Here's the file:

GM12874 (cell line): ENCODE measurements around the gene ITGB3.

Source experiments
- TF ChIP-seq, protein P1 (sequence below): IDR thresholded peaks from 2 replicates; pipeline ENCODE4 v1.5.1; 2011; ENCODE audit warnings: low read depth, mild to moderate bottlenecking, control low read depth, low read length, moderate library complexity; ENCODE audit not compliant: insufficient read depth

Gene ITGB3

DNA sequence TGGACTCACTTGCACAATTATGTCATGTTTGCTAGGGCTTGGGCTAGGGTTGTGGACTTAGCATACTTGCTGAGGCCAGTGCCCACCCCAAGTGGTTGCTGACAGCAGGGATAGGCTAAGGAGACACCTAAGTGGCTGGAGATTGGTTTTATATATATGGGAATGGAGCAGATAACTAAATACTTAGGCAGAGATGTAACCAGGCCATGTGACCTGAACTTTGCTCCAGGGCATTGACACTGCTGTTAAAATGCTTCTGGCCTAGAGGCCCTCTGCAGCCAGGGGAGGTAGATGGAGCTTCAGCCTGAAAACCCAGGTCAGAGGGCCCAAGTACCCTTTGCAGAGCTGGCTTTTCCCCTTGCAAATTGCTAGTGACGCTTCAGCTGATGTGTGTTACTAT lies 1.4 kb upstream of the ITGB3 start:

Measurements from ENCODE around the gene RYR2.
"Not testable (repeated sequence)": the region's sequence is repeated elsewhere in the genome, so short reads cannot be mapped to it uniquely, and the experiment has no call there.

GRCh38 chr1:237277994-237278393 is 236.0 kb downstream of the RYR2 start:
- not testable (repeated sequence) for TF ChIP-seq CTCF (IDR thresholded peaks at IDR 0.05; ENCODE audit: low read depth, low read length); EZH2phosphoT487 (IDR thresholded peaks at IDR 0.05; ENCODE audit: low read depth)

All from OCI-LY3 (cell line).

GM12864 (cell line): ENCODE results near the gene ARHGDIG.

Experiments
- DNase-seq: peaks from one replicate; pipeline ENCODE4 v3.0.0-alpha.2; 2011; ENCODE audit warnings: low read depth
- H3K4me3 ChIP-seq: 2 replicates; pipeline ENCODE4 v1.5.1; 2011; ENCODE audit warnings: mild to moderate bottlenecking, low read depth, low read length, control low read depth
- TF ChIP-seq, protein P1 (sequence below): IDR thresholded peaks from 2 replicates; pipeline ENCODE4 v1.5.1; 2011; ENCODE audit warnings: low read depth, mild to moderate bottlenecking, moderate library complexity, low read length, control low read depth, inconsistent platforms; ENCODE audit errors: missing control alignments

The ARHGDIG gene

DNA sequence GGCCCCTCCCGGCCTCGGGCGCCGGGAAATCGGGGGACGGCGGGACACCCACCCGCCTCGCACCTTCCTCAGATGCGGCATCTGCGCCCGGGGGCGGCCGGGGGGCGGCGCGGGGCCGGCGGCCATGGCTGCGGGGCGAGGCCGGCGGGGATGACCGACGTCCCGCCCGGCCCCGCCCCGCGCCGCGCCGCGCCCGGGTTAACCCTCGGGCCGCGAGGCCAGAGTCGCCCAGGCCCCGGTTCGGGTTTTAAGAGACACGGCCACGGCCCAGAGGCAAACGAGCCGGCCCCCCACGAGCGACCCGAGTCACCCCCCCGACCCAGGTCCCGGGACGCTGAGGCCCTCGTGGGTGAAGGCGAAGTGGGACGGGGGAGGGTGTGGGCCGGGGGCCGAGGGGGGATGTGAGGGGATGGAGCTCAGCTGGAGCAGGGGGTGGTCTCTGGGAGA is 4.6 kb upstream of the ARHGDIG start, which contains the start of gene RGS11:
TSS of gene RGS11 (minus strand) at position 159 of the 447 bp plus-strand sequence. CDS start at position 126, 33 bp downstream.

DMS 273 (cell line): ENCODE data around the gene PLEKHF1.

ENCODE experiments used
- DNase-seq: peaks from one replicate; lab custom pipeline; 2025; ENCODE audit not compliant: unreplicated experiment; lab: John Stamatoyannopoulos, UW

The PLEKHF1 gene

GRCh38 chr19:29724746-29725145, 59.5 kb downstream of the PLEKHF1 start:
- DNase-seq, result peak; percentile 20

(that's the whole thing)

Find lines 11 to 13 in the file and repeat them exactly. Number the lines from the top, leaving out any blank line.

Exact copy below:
GM12864 (cell line): ENCODE results near the gene ARHGDIG.

Experiments
- DNase-seq: peaks from one replicate; pipeline ENCODE4 v3.0.0-alpha.2; 2011; ENCODE audit warnings: low read depth